- Nord Stream 1 pipeline capacity down to 40%
- Europe's gas price jumps up to 30% after disruption news
- Gazprom blames cuts on equipment delays from Canada
- Germany says gas cuts aimed at driving prices higher still
Russian gas supply to Europe via the Nord Stream 1 pipeline fell further on Thursday and Moscow said more delays in repairs could lead to suspending all flows, putting a brake Europe's race to refill its gas inventories.
Faltering flows come as the leaders of Germany, Italy and France visit Ukraine, which is pressing for swifter weapons deliveries to battle invading Russian forces and wants support for Kyiv's bid to join the European Union.
Russia's state-controlled Gazprom said on Thursday it was reducing supply for a second time in as many days via Nord Stream 1, which runs under the Baltic to Germany. The latest move cuts supply to just 40% of the pipeline's capacity.
It has said cuts were necessary due to the delayed return of equipment sent to Canada for maintenance, an explanation the German regulator said was technically "unfounded". Germany's government said Russia wanted to drive gas prices higher.
Kremlin spokesperson Dmitry Peskov said on Thursday reductions in supply were not premeditated and repeated that disruptions were caused by maintenance issues.
Dutch wholesale gas prices , the European benchmark, jumped up to 30% on Thursday morning.
Russia's ambassador to the European Union told state news agency RIA Novosti flows via the pipeline could be suspended because of problems in repairing turbines in Canada.
Nord Stream 1 has capacity to pump about 55 billion cubic metres (bcm) a year to the European Union, which last year imported about 140 bcm of gas from Russia via pipelines.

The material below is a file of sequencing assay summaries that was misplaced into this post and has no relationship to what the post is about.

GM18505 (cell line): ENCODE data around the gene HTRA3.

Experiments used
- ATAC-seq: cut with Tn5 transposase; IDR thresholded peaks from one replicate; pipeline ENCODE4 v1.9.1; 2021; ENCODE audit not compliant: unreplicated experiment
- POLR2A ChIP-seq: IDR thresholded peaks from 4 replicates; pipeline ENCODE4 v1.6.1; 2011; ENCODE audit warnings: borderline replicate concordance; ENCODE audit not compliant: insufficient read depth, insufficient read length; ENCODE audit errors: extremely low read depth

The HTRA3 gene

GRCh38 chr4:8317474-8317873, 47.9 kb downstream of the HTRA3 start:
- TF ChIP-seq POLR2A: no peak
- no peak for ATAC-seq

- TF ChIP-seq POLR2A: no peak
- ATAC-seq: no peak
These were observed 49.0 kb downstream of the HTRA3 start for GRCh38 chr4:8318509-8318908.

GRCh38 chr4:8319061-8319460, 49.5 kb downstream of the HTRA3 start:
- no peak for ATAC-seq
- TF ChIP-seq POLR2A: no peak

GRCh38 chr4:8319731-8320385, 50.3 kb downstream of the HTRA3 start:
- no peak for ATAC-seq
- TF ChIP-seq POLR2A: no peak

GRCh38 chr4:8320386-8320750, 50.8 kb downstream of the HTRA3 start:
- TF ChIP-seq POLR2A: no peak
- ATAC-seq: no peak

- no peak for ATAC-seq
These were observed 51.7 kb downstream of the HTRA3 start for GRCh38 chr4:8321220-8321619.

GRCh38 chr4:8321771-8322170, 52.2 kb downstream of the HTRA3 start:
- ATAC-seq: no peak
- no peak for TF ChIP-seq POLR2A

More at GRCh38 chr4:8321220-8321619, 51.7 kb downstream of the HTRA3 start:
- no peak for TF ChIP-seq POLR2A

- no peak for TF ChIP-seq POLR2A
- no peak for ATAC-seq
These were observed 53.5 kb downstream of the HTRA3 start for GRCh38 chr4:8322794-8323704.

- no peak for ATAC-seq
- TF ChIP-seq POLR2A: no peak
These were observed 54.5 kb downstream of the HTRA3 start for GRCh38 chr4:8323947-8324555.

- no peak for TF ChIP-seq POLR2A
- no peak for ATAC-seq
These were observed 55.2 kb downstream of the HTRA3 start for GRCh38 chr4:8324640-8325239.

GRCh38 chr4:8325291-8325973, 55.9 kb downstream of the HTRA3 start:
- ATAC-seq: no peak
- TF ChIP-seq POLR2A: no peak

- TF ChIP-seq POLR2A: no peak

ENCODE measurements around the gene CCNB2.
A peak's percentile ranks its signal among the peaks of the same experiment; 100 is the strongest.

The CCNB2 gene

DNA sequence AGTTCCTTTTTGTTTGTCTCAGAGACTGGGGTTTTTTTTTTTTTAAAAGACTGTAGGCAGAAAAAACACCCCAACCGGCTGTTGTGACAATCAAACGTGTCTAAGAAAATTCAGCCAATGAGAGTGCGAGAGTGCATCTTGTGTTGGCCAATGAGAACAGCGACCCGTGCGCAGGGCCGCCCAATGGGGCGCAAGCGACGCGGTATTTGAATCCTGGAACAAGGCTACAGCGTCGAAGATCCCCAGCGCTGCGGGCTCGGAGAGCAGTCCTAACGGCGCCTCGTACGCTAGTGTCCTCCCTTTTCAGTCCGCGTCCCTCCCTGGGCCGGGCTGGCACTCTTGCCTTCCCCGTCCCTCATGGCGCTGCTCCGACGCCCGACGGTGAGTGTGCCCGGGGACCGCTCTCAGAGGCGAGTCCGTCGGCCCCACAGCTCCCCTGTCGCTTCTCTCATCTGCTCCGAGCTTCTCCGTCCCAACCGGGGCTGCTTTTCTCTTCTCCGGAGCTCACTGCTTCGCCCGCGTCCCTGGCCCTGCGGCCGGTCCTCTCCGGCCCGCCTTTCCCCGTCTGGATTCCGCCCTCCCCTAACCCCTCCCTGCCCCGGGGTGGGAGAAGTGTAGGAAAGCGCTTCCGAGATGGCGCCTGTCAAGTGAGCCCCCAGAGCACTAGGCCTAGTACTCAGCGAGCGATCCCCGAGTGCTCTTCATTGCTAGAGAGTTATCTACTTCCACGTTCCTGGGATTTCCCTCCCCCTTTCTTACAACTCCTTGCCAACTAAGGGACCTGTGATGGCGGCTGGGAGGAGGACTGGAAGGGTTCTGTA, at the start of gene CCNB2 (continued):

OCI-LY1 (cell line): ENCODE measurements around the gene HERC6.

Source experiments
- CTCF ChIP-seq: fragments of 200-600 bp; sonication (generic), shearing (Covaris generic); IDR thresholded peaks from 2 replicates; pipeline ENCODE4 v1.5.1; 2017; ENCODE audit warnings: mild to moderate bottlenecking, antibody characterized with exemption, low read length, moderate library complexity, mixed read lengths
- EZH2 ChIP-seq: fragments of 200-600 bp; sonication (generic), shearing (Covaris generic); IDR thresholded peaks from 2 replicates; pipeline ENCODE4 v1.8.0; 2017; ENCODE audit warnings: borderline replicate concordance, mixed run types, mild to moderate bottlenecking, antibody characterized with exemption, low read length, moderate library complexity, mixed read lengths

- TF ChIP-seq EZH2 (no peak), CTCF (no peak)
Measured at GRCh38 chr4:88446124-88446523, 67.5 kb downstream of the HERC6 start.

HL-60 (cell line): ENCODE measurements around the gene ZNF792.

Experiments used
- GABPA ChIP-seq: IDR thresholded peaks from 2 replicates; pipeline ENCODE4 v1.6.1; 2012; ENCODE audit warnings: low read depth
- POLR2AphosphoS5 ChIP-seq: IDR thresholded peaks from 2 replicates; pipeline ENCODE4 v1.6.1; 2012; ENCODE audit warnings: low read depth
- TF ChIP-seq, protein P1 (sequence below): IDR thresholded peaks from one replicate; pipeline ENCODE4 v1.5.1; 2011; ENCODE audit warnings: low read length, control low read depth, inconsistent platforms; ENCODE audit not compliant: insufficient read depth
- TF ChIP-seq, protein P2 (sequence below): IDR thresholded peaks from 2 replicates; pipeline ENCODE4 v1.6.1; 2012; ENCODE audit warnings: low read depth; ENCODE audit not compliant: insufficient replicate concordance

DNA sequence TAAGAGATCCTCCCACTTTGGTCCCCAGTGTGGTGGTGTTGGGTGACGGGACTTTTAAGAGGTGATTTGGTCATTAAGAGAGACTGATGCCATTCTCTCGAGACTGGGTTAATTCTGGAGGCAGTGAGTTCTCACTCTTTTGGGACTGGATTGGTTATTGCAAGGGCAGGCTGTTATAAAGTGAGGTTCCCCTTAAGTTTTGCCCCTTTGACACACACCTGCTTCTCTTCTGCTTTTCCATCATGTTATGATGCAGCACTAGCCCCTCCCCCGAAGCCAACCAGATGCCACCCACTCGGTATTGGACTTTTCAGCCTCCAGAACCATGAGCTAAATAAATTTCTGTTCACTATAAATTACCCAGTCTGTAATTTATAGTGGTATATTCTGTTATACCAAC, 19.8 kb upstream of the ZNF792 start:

Germany, like other European countries, is racing to refill its gas storage facilities so they are 80% full by October and 90% by November before winter arrives. Stores are 56% full now.
Cutting flows through Nord Stream 1 would make that job harder, the head of the Germany energy regulator said.
"We could perhaps get through the summer as the heating season is over. But it is imperative that we fill the storage facilities to get through the winter," Klaus Mueller told Thursday's edition of Rheinische Post daily.
Europe races to refill storage
Uniper, Germany's biggest importer of Russian gas, said supplies were down a quarter on agreed volumes but it could fill missing volumes from other sources. Power producer RWE said it had seen restrictions in the past two days.
The European Union aims to ensure gas storage facilities across the 27-nation bloc are 80% full by November. But other European nations are also facing falling Russian supplies.
Slovakia's state-owned gas importer SPP said it expected Thursday's Russian gas deliveries to be reduced by about 30%, while Czech power utility CEZ said it had seen a similar fall but was filling the gap from other sources.
Austria's OMV said Gazprom informed it of reduced deliveries and France's Engie said flows had down but clients were not affected. Flows to Italy also fell.
Adding to the challenge, Nord Stream 1 will shut completely during the pipeline's annual maintenance on 11-21 July .
Norway, Europe's second biggest exporter behind Russia, has been pushing up production to help the European Union towards it target of ending reliance on Russian fossil fuels by 2027.
Britain's Centrica signed a deal with Norway's Equinor for extra gas supplies to the United Kingdom for the next three winters. Britain does not rely on Russian gas and can also export to Europe via pipelines.
European states have also boosted liquefied natural gas (LNG) imports but Europe has limited LNG import capacity and the already tight LNG market has faced additional challenges with disruptions to US LNG production.
A fire last week at a U.S. LNG export plant in Texas, operated by Freeport LNG, means the plant will be offline until September and will operate only partially from then until the end of 2022.
The facility, which accounts for about 20% of U.S. LNG exports, has been a major supplier to European buyers.
"There is risk of further delay, in our view," analysts at investment bank Jefferies said, adding that regulators need to approve the restart while two investigations were ongoing into the cause of the LNG leak at the plant.